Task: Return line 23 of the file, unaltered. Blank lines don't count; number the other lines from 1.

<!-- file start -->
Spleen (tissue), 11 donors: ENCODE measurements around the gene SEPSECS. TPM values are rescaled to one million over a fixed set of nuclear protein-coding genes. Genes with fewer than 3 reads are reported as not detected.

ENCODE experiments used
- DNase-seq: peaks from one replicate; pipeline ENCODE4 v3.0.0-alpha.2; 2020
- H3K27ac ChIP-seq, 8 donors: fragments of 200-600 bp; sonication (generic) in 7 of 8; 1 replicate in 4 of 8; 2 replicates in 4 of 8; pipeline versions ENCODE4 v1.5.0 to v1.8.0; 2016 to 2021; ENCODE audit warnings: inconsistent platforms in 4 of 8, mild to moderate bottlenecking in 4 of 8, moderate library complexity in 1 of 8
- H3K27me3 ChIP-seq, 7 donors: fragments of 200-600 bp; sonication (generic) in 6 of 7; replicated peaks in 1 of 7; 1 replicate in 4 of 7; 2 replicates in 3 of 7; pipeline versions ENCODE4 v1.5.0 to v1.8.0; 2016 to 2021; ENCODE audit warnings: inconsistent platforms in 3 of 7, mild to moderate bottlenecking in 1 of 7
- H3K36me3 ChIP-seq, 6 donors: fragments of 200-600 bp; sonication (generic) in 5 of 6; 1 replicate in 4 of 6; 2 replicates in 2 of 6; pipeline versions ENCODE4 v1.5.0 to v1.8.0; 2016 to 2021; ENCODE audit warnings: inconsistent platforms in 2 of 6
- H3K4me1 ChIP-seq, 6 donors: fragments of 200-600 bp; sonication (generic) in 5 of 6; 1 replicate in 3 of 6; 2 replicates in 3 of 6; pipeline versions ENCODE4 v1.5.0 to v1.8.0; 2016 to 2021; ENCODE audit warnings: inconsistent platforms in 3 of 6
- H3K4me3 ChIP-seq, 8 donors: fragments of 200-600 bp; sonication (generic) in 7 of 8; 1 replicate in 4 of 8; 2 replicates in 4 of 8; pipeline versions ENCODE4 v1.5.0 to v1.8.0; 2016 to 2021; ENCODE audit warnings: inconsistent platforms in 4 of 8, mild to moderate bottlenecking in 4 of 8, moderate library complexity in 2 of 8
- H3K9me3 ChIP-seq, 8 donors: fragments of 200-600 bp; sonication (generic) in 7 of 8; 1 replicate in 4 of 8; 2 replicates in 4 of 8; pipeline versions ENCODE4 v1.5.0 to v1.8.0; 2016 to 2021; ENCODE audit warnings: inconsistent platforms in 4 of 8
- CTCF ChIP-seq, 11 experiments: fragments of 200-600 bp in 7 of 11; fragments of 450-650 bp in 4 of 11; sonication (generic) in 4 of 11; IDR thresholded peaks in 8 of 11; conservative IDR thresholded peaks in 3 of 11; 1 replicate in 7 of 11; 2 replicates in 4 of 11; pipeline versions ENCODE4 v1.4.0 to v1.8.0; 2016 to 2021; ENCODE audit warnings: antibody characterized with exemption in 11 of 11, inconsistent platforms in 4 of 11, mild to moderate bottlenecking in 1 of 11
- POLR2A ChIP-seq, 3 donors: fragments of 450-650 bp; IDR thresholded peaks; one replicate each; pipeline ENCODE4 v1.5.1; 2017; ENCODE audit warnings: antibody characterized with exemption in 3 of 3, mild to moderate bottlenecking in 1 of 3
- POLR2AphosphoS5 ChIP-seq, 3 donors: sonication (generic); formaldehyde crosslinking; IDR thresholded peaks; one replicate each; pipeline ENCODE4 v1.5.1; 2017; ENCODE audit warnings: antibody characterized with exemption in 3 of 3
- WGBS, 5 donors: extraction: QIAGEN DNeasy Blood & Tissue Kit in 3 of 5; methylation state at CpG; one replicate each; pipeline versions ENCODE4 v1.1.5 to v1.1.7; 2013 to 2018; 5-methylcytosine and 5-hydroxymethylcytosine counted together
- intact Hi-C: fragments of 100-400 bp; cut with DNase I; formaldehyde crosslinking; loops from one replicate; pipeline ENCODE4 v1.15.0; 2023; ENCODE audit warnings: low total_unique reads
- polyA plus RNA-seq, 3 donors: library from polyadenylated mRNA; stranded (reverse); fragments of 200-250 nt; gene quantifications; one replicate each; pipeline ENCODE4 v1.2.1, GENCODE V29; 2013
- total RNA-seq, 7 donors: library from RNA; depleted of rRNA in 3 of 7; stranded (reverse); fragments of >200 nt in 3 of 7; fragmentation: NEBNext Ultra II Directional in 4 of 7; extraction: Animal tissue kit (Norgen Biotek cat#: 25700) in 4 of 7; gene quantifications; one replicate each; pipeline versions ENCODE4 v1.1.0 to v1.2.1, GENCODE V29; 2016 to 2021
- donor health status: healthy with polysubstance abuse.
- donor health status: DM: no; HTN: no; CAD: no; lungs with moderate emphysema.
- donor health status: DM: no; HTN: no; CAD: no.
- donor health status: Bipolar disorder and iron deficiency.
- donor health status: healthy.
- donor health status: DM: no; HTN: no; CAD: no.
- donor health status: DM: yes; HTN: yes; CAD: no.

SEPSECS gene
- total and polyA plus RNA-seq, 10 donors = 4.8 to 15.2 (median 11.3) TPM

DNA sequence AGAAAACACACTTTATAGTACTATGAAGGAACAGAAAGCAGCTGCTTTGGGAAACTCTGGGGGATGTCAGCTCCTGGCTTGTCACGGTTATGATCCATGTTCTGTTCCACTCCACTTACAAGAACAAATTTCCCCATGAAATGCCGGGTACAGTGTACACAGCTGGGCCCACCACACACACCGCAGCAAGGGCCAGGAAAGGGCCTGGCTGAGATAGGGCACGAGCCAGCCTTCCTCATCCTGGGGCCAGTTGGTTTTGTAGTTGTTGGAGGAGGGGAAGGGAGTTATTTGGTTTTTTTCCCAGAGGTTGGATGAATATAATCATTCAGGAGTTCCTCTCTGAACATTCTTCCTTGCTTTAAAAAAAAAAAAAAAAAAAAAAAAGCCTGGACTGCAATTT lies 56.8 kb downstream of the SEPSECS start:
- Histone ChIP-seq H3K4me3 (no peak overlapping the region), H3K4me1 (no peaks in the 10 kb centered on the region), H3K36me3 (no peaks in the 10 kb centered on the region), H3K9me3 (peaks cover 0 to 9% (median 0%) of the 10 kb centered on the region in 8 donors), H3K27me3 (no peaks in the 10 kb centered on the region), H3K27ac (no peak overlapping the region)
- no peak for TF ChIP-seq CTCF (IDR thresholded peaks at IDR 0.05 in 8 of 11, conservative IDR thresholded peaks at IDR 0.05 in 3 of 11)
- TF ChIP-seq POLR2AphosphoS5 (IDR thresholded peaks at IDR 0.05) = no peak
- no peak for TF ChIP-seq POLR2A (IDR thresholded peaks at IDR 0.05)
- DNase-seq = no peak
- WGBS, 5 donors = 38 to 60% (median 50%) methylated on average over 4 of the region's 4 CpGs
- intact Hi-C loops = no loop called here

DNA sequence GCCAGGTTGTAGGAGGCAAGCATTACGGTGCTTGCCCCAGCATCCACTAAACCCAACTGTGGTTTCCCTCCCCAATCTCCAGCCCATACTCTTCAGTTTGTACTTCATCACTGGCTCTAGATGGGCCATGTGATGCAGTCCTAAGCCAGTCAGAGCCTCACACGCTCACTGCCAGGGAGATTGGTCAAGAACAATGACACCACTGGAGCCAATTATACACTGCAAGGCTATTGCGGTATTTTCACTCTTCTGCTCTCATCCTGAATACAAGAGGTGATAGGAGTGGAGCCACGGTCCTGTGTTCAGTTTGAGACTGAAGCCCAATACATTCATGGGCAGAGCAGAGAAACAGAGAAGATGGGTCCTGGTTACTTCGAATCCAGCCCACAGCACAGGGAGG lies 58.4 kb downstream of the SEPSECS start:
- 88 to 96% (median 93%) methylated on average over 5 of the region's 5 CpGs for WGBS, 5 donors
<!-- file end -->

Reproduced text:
- donor health status: DM: yes; HTN: yes; CAD: no.